So is there a politics of the left that will allow us to ride with the currents of these turbulent “new times” and thus shape rather than be flattened by them? Over the next 34 pages 18 writers, offering many perspectives, attempt to answer this and related questions as they analyse the forces shaping a world in which power is shifting to the East, wars rage unchecked in the Middle East, refugees drown en masse in the Mediterranean, technology is outstripping our capacity to understand it, and globalisation begins to fragment.

— Jason Cowley, Editor 

Tom Kibasi on what the left fails to see

Philip Collins on why it's time for Labour to end its crisis

John Harris on why Labour is losing its heartland

Lisa Nandy on how Labour has been halted and hollowed out

David Runciman on networks and the digital revolution

John Gray on why the right, not the left, has grasped the new times

Mariana Mazzucato on why it's time for progressives to rethink capitalism

Robert Ford on why the left must reckon with the anger of those left behind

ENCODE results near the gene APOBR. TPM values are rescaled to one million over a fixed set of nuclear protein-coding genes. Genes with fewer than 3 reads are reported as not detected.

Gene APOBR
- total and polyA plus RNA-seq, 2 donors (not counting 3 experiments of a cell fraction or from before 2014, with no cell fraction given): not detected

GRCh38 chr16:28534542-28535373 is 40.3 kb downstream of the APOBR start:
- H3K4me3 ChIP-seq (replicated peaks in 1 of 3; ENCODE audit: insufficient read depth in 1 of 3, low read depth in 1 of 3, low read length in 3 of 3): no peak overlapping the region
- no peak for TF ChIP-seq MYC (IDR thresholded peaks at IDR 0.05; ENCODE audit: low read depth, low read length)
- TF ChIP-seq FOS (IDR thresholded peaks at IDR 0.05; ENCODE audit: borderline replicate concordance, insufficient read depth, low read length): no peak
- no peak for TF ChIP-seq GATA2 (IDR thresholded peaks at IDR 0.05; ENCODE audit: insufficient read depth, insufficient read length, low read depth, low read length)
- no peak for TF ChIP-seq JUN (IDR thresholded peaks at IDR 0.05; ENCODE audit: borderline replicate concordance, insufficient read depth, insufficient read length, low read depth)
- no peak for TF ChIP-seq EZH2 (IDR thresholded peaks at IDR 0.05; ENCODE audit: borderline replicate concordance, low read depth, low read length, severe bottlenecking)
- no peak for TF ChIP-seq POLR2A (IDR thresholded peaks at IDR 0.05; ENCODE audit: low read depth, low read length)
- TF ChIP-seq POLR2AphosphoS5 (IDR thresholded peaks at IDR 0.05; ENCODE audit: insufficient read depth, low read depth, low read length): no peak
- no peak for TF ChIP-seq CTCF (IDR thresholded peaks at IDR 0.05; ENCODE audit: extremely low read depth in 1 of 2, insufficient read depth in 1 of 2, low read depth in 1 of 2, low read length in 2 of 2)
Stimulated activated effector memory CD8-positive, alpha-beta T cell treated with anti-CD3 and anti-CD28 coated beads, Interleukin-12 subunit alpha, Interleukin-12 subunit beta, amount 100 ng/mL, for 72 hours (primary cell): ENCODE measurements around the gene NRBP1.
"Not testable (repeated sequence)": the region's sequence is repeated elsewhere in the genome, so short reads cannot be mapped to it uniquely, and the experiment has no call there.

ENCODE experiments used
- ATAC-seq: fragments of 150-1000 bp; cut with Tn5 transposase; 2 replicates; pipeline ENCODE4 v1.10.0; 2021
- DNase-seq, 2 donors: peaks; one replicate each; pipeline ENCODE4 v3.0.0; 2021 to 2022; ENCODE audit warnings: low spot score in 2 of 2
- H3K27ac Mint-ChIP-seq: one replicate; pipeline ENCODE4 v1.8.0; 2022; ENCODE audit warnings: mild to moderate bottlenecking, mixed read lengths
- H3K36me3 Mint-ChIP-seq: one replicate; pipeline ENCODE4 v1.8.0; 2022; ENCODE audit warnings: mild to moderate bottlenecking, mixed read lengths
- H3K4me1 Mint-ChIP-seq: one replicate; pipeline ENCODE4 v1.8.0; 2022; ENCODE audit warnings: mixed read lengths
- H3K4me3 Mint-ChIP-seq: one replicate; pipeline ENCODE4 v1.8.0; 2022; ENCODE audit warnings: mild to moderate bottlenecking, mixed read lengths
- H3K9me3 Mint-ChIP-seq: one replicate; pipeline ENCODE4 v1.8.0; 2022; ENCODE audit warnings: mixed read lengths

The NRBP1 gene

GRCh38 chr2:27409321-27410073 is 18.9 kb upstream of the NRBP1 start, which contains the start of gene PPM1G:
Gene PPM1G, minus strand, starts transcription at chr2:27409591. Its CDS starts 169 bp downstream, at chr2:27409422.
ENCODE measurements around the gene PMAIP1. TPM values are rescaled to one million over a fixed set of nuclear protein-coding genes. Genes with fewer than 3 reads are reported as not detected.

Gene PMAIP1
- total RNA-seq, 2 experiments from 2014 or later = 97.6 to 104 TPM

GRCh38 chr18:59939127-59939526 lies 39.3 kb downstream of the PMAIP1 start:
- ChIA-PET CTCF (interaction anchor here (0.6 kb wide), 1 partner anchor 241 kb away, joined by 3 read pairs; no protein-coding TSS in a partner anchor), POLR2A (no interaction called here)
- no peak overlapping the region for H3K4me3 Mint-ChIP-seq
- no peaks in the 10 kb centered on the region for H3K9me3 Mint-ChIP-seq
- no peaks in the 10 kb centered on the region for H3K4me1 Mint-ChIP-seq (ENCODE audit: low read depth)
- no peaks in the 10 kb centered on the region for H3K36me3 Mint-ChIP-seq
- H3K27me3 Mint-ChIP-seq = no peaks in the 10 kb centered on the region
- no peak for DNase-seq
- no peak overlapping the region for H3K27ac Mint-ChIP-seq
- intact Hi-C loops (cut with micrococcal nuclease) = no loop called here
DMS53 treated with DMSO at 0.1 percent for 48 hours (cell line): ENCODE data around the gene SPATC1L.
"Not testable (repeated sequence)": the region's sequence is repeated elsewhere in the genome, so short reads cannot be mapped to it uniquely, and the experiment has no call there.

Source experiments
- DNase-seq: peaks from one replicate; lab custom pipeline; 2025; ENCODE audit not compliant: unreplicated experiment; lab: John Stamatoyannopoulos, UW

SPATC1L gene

Ros Wynne-Jones on the people who need a Labour government most

Gary Gerstle on Corbyn, Sanders and the populist surge

Nick Pearce on why the left is haunted by the ghosts of the 1930s

Paul Mason on why the left must be ready to cause a commotion

Neal Lawson on what the new, 21st-century left needs now

Charles Leadbeater explains why we are all existentialists now

John Bew mourns the lost left

Marc Stears on why democracy is a long, hard, slow business

Vince Cable on how a financial crisis empowered the right

David Miliband on why the left needs to move forward, not back

This article first appeared in the 22 September 2016 issue of the New Statesman, The New Times